In wake of the Sept. 11 terrorist attacks, school boards across the nation are re-examining their policies about showing live television coverage in the classroom.
In Ashland, N.H., parents went as far as asking the school board to ban television news from the classroom after children were allowed to watch the Sept. 11 events unfold.
Brian and Amy Moriarty told the school board Nov. 6 they had collected names of 175 parents who, like themselves, objected to teachers letting their children watch live news coverage of the attacks on the World Trade Center and the Pentagon.
Amy Moriarty said her 10-year-old daughter was so traumatized by the coverage she missed seven days of school.
“My child was subjected to that over and over again,” she said. “I didn’t let my children watch that at home.”
She asked the school board to adopt guidelines for television use in classrooms that prohibit teachers from showing violent current events to their classes.
“The only channels we watch at my house are the Disney Channel, Nickelodeon, and Animal Planet,” she said. “I don’t let them watch the news.”
Board chairman Brian Chalmers said he believed the board needs to adopt a policy on classroom television.
“This event wasn’t consistent with what normally happens, however,” he said. “Hopefully, it will be an event that we won’t see again on live television. Some people turned it off because they couldn’t bear to watch it. The school let the children watch it because they felt it was history in the making.”
Principal Bill Tirone said TV isn’t generally used in the classes, but “it was an event we felt was important to present to the older students.”
Parent Tara Fortuno objected.”The kids are not old enough to make the decision to watch these things,” she said. “It may be appropriate for high school, but with elementary it’s different.”
Current events presented live do not give the teacher the chance to determine priorities and appropriateness, she said.
Board member Rick Burgess, who heads the board’s policy committee, said he would welcome the parents’ recommendations.
“My concern is where do you draw the line on input from television?” he said.
Judy Seltz, media relations manager for the American Association of School Administrators, believes the issue is comparable to situations where community members lobby to ban certain books in school.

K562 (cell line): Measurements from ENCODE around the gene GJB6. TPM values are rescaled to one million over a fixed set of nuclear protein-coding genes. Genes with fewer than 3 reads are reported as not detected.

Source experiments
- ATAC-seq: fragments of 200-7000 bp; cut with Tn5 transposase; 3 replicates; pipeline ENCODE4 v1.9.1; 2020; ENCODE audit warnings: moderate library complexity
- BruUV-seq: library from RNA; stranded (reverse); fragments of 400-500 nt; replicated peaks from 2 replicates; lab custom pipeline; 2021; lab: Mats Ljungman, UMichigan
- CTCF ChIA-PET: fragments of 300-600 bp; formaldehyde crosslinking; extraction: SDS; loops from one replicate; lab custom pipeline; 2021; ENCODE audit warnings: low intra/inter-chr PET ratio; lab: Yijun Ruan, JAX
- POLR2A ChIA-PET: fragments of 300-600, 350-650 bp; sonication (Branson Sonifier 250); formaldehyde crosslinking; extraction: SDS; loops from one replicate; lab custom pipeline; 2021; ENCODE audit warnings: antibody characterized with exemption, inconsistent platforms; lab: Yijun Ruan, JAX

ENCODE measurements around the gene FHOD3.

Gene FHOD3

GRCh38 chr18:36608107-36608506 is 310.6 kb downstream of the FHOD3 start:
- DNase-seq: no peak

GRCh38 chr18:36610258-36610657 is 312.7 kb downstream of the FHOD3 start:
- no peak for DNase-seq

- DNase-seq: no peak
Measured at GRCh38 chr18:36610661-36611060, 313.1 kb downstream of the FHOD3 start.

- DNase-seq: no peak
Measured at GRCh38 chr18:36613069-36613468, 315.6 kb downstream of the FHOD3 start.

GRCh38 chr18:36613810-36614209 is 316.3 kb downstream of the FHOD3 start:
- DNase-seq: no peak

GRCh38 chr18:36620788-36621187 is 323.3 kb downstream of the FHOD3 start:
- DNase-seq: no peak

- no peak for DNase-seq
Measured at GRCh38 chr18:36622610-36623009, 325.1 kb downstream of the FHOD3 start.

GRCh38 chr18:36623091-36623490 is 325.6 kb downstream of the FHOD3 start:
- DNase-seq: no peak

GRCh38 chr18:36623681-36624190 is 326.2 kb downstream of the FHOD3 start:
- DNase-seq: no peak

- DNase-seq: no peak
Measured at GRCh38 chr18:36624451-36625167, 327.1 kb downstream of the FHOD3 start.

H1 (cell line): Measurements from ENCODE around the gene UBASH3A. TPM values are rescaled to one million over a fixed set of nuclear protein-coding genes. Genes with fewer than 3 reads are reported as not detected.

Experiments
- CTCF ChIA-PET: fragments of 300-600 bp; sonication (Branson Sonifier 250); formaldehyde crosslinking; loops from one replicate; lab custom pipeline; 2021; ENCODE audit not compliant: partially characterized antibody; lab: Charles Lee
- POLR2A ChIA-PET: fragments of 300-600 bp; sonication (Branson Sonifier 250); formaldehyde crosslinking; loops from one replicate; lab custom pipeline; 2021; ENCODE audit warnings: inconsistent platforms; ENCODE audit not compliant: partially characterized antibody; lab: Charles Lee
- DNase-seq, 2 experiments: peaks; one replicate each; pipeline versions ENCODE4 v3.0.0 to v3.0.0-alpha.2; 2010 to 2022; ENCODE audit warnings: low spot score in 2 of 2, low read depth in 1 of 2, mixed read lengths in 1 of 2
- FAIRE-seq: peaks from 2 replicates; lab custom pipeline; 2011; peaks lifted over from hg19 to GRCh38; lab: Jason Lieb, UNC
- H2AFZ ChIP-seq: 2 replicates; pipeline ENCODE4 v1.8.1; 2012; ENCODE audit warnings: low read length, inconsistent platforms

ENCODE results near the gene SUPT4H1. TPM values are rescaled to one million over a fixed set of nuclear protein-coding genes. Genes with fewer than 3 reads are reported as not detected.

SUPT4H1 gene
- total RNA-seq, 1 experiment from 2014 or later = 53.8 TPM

Seltz said schools should have a policy in place for the use of news and mass media in the classroom that is loosely based on students’ age and maturity level. She also maintains the decision should be made locally rather than nationally.
“If people within a particular community are concerned about this issue, they need to make changes within that community. But, from what we’ve seen and heard, most schools did an extraordinary job on Sept. 11,” Seltz said.
Many K-12 teachers made the decision to turn off television sets and directed children to confer about the events with parents, she said.
Seltz added that what most districts did on Sept. 11 was “use good judgement based on the age of the child.”
The National Education Association received several calls about the way the events of Sept. 11 were handled in the classroom, according to spokesperson Darryl Figuroa.
“It happened differently in classrooms around the country,” she said. “The major advice is to help [children] feel secure and encourage them to talk about it.”
The Ashford school board’s policy committee will draft new guidelines before next its meeting. However, policies must be presented at three consecutive meetings before final approval.
Amy Moriarty asked the board to ban classroom television news until a policy could be adopted. “Is my daughter going to be subjected to that again while you’re waiting for that policy?” she asked.
Superintendent Scott Andersen objected. “I would be opposed to a wholesale ban on news coverage,” he said. “There are six adults here, but there may be people out there who appreciate news coverage in the classroom.”
Brian Moriarty suggested an age limit. Fortuno suggested 10.
“My 8-year-old does not need to watch people jumping out of buildings. I’ll make the decision whether she watches it at home, but it’s not up to the teacher to turn it on where she has to watch,” Fortuno said.
Moriarty said parents should be asked to sign a permission slip before their children can watch current events on television. Burgess said he could agree with that until a policy is in place.
Ashland School District
American Association of School Administrators
National Education Association